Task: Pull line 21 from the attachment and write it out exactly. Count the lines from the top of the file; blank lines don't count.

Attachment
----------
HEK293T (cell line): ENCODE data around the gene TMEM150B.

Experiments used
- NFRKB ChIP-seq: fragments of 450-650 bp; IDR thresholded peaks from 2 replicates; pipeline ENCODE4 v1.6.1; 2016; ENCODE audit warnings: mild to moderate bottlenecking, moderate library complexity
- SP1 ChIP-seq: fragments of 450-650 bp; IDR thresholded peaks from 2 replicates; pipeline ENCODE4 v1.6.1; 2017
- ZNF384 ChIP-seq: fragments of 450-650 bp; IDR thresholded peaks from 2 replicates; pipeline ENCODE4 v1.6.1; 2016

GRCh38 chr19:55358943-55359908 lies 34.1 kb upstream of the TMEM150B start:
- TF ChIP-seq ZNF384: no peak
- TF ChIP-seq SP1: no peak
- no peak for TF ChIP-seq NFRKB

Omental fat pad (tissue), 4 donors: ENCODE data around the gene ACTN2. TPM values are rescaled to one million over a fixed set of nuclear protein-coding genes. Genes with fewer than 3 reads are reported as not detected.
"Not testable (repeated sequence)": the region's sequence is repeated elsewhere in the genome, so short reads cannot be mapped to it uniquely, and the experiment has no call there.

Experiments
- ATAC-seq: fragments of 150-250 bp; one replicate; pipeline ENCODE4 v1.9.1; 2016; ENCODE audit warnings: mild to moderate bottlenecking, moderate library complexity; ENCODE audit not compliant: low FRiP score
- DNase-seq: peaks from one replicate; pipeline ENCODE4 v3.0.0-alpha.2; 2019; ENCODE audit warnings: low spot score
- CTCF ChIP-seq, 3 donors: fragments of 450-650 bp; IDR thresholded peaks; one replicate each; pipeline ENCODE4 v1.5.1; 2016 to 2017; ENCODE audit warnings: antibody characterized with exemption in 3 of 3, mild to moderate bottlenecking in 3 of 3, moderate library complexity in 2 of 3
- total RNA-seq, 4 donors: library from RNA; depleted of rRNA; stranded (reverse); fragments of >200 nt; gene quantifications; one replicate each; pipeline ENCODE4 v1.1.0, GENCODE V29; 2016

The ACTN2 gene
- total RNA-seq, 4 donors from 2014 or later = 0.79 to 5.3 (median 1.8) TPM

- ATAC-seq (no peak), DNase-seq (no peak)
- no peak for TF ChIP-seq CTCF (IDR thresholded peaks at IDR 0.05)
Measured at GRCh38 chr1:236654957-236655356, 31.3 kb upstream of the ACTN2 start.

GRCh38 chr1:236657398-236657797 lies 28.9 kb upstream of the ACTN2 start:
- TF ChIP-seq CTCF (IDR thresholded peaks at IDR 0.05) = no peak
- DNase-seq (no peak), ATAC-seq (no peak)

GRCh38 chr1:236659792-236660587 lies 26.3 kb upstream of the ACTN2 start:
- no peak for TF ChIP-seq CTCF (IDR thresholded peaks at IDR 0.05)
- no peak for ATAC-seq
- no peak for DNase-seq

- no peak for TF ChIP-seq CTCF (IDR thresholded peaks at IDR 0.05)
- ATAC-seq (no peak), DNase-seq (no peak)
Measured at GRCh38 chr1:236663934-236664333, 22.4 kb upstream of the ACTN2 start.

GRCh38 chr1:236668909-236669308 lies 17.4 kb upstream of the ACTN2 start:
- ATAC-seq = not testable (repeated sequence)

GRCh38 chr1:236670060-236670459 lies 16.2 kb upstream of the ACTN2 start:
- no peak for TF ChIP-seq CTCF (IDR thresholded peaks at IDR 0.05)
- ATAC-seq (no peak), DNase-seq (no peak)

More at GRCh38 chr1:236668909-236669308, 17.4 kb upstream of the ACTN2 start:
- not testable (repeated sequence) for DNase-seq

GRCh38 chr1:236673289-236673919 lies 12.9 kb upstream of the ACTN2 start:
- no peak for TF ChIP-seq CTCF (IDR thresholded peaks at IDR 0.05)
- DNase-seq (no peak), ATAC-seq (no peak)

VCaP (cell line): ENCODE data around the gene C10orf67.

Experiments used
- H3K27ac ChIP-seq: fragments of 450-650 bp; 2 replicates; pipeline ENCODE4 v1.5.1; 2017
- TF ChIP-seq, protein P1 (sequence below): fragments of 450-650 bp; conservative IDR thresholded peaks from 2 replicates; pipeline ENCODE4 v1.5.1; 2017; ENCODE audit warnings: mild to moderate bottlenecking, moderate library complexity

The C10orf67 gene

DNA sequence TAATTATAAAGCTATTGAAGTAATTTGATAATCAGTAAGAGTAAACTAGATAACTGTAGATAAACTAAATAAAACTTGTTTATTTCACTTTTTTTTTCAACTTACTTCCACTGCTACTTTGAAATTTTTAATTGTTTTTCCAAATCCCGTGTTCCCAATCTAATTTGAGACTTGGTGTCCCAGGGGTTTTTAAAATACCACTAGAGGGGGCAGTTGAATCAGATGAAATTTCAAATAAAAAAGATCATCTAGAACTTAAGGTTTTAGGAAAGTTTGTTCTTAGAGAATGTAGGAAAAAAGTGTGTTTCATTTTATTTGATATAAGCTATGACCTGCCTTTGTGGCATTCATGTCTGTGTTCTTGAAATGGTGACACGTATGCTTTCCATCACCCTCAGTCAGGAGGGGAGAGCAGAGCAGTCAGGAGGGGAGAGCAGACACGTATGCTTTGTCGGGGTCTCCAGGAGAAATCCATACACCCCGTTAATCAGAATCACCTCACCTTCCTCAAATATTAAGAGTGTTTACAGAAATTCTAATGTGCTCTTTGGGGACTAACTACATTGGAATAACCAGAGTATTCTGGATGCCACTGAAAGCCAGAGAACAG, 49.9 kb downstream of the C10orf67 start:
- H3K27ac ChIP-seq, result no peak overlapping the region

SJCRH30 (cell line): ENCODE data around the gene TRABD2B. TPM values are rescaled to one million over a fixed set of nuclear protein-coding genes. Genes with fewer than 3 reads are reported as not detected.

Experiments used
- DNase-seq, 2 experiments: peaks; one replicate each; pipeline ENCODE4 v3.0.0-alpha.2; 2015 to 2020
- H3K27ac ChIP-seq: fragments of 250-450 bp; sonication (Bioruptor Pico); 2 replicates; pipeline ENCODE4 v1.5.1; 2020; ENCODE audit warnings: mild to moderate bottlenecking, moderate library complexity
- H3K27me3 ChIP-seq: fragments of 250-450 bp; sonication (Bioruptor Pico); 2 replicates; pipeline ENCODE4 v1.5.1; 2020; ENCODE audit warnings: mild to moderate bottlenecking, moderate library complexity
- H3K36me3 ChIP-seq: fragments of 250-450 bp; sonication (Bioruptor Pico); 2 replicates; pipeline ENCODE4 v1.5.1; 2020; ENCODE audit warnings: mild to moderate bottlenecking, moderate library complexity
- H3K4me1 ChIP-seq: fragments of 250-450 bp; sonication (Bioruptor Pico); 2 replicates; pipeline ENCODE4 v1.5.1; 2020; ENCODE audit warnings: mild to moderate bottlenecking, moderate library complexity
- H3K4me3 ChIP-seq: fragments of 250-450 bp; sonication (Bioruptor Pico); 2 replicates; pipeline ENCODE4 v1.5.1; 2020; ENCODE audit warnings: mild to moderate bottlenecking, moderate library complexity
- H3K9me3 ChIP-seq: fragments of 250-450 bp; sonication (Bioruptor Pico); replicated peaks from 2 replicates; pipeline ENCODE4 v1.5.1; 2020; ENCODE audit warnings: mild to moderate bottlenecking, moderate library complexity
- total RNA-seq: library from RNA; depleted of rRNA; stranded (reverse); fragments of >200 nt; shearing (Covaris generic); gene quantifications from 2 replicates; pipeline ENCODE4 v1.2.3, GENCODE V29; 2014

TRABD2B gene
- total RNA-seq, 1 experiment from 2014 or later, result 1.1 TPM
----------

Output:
Measured at GRCh38 chr1:236654957-236655356, 31.3 kb upstream of the ACTN2 start.